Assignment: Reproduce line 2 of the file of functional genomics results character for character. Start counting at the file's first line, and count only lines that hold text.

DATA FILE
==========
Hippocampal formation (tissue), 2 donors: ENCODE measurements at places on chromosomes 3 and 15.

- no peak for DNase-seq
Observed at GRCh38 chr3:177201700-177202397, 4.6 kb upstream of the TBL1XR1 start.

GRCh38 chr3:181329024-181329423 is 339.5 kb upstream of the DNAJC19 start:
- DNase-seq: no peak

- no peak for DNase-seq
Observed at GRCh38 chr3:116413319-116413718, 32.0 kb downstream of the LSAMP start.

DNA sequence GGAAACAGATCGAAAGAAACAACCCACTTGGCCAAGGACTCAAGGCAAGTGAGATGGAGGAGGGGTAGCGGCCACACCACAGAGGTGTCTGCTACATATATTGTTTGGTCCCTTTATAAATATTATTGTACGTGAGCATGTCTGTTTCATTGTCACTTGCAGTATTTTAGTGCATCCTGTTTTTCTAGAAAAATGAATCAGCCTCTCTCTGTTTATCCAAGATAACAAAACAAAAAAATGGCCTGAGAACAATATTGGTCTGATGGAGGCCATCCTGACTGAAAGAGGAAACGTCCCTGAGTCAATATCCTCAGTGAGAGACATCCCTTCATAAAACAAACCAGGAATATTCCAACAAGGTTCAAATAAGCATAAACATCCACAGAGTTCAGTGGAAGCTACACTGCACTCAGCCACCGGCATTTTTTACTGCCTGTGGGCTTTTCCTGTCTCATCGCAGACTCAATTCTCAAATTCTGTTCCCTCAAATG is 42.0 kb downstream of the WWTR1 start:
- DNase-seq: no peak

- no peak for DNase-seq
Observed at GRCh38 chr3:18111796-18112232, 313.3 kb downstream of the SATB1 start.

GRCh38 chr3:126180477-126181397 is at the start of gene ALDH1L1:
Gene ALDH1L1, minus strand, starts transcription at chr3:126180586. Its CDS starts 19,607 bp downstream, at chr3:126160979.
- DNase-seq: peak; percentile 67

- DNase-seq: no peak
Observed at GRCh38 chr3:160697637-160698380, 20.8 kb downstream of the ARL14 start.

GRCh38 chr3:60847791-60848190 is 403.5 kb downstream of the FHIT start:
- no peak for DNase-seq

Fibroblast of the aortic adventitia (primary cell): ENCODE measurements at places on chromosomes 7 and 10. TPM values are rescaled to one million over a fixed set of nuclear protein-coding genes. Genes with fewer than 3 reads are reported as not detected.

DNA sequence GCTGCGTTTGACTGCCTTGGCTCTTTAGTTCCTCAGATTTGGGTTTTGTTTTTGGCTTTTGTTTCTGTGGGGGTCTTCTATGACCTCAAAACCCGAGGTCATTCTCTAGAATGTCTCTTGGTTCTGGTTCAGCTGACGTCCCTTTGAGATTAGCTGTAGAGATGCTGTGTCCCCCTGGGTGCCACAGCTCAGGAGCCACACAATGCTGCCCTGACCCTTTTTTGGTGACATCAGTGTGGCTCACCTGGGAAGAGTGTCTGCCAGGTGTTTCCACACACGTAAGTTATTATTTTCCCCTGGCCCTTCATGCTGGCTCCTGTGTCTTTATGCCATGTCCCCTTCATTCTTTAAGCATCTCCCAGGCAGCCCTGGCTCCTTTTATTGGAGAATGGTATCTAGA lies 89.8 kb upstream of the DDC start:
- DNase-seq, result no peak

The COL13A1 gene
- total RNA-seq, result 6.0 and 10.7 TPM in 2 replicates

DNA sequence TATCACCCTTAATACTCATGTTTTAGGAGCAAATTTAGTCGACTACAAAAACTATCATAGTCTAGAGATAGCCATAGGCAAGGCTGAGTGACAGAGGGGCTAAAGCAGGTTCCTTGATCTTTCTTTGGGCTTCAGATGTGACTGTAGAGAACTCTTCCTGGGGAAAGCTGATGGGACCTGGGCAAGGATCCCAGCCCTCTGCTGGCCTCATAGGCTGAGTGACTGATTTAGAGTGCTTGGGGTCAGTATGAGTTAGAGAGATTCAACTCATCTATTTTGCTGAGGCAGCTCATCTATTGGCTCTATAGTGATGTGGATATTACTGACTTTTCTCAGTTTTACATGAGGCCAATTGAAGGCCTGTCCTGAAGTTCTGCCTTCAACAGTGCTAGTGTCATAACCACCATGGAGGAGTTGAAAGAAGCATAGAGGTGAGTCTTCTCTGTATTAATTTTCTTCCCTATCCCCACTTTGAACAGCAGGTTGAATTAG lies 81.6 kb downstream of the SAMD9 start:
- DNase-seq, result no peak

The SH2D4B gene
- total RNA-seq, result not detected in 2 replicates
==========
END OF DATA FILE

- no peak for DNase-seq